• The Asheville Downtown Association presents the final installment in this season's Downtown After Five concerts, a series of free performances held on North Lexington Avenue in front of the I-240 overpass. This month's performance features Knoxville-based Americana outfit The Black Lillies and WNC's own Buchanan Boys. 5 p.m. Free.
• Here's one for the kids: "The Professor WhizzPop Show is a funtastic medley of comic mayhem perfect for birthday parties, Christmas parties or festivals or fetes," according to the magician's website. "The show stars the hapless Professor WhizzPop, whose myriad of mishandled magic provides giggles galore as the Professor gets nearly everything wrong and the kids in the audience help to make everything right! During the show you may see the 'world’s longest piece of string trick,' the 'rabbit in the hat trick' (with a very unrabbit-like bunny), the 'world’s biggest magic wand trick' and the 'mommy is a magician trick.' Every trick is guaranteed to engage, empower and enrich your kids … not to mention the fun and giggles are guaranteed!" Professor WhizzPop performs at The Hop West, 721 Haywood Road. 6:30 p.m. Free.
• This one should be ... interesting: "Mr. Quintron is a very eccentric concert and nightclub organist from New Orleans, Louisiana," begins a post by Rhinestone Records. "He plays music on a custom made Hammond/Rhodes combo synthesizer/organ (which he's got all built up to look like a car with real working headlights) backed by raw simple drum machine beats (think 808 boom chika boom through one BIG speaker with all the treble turned down) and his own patented invention The Drum Buddy — a rotating, light-activated analog synthesizer which is played much in the same way that a DJ spins and scratches records. Of course let's not forget about Miss Pussycat, who plays maracas and sings backup, as well as entertaining all age groups with her highly amusing technicolor puppet shows. The Quintron/Miss Pussycat experience is one of barely controlled electronic chaos, "Swamp-Tech" beats, small explosions, incredible clothes and entertaining puppet stories. You can see them perform regularly at the Spellcaster Lodge in New Orleans, Louisiana, or on one of their many tours around the world. This act somehow has equal relevance in sleazy nightclubs, pizza restaurants and university lecture halls." Quintron performs at The Get Down, 1045 Haywood Road. Greg Cartwright and The Krektones open. 9:30 p.m.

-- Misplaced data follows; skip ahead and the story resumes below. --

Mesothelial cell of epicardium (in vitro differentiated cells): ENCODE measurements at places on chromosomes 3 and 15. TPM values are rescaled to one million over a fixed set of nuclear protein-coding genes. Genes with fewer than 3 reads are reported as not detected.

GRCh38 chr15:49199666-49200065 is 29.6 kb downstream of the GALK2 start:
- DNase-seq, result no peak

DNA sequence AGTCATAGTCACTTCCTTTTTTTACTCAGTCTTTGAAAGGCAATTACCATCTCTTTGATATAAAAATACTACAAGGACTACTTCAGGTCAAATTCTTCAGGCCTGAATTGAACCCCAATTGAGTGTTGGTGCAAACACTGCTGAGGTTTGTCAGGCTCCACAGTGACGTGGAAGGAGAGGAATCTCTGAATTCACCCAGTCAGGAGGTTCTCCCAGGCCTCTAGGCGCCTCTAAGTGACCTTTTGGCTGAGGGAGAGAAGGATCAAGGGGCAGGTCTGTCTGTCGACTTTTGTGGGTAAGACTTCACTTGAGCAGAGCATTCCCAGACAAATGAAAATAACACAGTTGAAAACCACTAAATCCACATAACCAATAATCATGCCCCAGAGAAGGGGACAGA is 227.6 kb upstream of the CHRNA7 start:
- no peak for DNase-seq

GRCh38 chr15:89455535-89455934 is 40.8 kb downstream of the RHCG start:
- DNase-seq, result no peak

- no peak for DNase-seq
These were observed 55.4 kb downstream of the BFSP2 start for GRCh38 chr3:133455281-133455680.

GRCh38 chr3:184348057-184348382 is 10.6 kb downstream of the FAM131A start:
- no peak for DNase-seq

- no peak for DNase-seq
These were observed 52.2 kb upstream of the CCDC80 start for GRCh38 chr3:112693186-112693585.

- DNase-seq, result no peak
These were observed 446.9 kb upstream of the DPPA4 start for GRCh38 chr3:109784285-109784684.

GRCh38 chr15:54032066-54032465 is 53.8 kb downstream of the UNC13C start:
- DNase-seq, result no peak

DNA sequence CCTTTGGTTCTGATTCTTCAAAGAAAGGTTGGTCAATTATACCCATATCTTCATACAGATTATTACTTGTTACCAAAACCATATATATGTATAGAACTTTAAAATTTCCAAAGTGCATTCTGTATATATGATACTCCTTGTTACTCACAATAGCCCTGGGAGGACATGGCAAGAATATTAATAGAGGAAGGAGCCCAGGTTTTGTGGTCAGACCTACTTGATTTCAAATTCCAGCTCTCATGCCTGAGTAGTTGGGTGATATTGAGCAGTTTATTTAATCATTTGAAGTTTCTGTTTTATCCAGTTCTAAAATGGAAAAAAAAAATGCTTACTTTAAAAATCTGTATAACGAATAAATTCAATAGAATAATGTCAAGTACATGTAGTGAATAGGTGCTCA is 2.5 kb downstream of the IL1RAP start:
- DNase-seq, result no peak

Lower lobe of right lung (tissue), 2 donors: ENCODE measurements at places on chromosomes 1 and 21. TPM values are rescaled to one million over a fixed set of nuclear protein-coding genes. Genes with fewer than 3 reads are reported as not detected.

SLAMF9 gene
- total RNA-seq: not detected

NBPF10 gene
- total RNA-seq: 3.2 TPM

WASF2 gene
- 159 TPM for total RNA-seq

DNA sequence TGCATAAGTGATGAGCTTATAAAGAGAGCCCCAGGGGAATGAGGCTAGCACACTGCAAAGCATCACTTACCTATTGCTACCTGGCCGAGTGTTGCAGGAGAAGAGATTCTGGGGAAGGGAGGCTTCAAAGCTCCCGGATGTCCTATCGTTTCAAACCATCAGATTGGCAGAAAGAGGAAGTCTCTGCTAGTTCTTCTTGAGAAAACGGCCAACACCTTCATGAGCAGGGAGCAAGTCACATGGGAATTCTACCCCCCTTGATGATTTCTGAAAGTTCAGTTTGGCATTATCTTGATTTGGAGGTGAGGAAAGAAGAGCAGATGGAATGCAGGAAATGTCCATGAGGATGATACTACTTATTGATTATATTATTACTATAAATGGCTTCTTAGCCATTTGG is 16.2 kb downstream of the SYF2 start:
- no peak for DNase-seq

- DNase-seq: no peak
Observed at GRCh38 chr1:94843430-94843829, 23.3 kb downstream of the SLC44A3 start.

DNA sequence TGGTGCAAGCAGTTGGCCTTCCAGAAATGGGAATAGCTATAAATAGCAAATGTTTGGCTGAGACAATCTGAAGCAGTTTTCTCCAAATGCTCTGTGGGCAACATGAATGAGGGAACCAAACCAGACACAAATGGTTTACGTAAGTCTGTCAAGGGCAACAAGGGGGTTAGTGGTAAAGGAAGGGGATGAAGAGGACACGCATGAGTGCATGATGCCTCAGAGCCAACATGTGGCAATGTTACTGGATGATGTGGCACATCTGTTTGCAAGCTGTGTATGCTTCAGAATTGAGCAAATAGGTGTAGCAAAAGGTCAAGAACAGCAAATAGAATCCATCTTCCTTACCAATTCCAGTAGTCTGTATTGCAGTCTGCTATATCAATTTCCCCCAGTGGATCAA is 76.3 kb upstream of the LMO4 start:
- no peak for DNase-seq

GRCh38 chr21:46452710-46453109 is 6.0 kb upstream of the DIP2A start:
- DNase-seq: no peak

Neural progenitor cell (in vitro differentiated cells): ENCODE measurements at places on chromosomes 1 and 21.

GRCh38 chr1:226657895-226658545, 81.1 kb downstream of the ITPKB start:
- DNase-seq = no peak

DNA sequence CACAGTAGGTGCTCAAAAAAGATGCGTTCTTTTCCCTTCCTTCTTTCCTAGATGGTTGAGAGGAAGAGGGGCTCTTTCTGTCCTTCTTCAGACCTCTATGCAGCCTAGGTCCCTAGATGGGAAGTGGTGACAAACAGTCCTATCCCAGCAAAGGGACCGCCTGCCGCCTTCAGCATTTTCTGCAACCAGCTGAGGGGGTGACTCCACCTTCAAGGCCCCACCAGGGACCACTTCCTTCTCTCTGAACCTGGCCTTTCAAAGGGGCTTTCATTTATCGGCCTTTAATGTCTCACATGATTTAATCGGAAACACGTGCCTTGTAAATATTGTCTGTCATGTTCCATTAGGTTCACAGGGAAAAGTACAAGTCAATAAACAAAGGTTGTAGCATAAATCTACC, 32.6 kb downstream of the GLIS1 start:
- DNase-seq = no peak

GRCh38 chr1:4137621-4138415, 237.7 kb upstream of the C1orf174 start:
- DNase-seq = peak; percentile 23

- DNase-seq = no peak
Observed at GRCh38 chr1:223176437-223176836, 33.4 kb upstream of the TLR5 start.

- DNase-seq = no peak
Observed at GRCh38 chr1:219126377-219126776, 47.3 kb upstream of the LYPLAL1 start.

Saturday, Sept. 22
• The Carl Sandburg Home presents an afternoon of farm-related events during the Fall Into the Farm party. From an event page, "This family-friendly festival highlights the Sandburg family's farm life and features a professional storyteller, square dancing, garden tours, cheese-making demonstrations, goat judging and children's crafts — fun activities that take you back to the 1940s and '50s when the Sandburg's lived at Connemara. All activities, including house tours, for this festival day are free." 10 a.m.-3 p.m. Info: 693-4178.